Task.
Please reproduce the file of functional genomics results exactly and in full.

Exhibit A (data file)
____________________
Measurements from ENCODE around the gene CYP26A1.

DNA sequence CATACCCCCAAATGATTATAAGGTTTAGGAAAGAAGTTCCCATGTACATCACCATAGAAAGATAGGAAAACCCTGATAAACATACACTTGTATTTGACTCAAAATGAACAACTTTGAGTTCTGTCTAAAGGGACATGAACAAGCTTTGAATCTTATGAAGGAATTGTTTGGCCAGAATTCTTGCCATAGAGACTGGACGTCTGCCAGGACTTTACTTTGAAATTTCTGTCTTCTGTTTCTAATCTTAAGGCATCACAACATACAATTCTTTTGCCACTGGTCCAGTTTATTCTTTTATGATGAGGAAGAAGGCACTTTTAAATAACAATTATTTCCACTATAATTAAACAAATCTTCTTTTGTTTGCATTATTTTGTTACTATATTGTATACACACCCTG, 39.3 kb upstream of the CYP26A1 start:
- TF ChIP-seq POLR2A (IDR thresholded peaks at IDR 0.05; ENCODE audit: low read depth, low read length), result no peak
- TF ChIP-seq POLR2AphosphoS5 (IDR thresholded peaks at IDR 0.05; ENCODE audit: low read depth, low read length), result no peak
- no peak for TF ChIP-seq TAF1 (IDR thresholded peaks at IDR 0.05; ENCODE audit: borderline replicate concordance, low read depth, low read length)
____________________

Measurements from ENCODE around the gene CYP26A1.

DNA sequence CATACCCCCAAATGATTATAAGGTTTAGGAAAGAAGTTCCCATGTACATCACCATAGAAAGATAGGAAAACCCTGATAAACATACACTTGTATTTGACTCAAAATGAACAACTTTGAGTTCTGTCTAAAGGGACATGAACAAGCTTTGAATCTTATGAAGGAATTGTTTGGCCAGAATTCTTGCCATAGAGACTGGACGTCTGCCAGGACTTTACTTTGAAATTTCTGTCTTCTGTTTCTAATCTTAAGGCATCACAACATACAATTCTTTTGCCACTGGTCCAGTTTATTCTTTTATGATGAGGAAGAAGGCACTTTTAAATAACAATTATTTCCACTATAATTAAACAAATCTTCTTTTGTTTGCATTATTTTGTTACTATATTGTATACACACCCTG, 39.3 kb upstream of the CYP26A1 start:
- TF ChIP-seq POLR2A (IDR thresholded peaks at IDR 0.05; ENCODE audit: low read depth, low read length), result no peak
- TF ChIP-seq POLR2AphosphoS5 (IDR thresholded peaks at IDR 0.05; ENCODE audit: low read depth, low read length), result no peak
- no peak for TF ChIP-seq TAF1 (IDR thresholded peaks at IDR 0.05; ENCODE audit: borderline replicate concordance, low read depth, low read length)